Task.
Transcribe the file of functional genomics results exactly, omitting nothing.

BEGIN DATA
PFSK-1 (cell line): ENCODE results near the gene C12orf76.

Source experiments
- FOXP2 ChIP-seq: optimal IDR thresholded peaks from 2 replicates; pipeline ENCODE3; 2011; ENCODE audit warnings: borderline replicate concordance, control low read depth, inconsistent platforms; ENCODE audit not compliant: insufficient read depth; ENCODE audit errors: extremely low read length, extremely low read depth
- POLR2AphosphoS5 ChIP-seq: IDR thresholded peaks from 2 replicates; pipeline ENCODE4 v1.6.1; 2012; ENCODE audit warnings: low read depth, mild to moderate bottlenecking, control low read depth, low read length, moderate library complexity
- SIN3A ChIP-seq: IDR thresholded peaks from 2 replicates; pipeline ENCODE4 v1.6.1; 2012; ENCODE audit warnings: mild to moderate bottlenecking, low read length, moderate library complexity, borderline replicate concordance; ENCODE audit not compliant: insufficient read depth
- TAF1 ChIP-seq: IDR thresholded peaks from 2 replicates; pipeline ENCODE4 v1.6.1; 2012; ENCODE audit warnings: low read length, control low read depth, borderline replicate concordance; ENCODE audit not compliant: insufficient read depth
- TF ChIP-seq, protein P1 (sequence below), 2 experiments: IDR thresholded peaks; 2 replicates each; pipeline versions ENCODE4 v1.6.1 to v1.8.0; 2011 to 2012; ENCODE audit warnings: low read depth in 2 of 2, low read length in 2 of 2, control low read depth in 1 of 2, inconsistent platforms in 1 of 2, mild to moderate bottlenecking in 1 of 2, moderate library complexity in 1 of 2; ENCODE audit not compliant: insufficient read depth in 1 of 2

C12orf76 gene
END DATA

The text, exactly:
PFSK-1 (cell line): ENCODE results near the gene C12orf76.

Source experiments
- FOXP2 ChIP-seq: optimal IDR thresholded peaks from 2 replicates; pipeline ENCODE3; 2011; ENCODE audit warnings: borderline replicate concordance, control low read depth, inconsistent platforms; ENCODE audit not compliant: insufficient read depth; ENCODE audit errors: extremely low read length, extremely low read depth
- POLR2AphosphoS5 ChIP-seq: IDR thresholded peaks from 2 replicates; pipeline ENCODE4 v1.6.1; 2012; ENCODE audit warnings: low read depth, mild to moderate bottlenecking, control low read depth, low read length, moderate library complexity
- SIN3A ChIP-seq: IDR thresholded peaks from 2 replicates; pipeline ENCODE4 v1.6.1; 2012; ENCODE audit warnings: mild to moderate bottlenecking, low read length, moderate library complexity, borderline replicate concordance; ENCODE audit not compliant: insufficient read depth
- TAF1 ChIP-seq: IDR thresholded peaks from 2 replicates; pipeline ENCODE4 v1.6.1; 2012; ENCODE audit warnings: low read length, control low read depth, borderline replicate concordance; ENCODE audit not compliant: insufficient read depth
- TF ChIP-seq, protein P1 (sequence below), 2 experiments: IDR thresholded peaks; 2 replicates each; pipeline versions ENCODE4 v1.6.1 to v1.8.0; 2011 to 2012; ENCODE audit warnings: low read depth in 2 of 2, low read length in 2 of 2, control low read depth in 1 of 2, inconsistent platforms in 1 of 2, mild to moderate bottlenecking in 1 of 2, moderate library complexity in 1 of 2; ENCODE audit not compliant: insufficient read depth in 1 of 2

C12orf76 gene